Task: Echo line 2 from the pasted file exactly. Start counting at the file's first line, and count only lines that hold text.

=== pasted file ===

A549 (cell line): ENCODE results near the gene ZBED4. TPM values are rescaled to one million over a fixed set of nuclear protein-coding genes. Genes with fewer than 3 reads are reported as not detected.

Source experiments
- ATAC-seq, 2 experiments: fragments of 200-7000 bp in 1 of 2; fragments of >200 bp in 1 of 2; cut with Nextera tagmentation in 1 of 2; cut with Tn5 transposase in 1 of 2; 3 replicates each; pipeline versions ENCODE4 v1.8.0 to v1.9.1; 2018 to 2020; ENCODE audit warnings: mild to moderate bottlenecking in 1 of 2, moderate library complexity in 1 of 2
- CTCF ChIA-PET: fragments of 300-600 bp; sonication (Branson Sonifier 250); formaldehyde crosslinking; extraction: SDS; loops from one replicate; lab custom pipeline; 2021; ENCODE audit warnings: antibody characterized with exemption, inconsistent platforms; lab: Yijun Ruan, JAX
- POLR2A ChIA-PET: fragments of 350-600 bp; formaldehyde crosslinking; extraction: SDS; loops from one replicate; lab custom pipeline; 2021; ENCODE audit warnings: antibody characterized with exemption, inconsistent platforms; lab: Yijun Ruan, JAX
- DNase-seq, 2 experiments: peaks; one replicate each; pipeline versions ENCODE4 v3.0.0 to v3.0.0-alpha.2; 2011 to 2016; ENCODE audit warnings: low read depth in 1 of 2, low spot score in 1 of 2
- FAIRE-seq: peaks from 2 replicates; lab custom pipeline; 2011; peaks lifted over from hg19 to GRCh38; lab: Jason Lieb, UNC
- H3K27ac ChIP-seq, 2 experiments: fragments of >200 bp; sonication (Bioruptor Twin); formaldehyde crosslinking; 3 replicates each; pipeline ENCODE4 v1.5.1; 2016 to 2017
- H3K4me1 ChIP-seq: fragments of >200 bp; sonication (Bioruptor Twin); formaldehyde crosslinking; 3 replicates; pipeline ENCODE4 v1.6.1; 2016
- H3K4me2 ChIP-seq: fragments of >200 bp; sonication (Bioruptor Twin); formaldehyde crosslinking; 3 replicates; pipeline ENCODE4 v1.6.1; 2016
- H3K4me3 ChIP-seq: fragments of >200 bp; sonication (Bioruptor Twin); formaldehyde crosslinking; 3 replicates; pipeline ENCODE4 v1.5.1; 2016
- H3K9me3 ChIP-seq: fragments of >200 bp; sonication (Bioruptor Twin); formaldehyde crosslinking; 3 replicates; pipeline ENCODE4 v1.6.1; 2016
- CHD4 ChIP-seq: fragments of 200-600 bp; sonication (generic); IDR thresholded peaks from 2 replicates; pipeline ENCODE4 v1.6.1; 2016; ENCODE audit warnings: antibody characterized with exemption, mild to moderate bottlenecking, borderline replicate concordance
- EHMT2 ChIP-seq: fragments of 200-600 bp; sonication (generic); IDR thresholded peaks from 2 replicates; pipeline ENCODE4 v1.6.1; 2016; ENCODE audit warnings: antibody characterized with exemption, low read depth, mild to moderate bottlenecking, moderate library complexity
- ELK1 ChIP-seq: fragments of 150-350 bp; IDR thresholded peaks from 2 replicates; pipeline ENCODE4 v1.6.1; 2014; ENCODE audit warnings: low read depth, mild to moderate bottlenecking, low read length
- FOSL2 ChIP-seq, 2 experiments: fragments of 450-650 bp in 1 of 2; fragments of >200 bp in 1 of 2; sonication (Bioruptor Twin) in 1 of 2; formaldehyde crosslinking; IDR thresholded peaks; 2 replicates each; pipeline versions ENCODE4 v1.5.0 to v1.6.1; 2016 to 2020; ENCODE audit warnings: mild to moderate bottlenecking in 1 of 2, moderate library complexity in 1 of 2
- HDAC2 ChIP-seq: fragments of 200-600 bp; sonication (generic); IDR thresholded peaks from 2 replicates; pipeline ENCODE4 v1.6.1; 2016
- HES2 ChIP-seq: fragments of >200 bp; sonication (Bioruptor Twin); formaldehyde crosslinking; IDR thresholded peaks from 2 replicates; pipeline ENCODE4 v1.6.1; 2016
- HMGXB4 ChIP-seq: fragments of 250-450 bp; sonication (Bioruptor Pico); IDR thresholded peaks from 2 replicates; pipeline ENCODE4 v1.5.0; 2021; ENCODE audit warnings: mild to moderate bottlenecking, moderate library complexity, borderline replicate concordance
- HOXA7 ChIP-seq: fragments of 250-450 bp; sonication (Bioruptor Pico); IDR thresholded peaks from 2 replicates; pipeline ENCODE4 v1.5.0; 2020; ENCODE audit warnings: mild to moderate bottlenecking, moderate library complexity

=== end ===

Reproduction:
Source experiments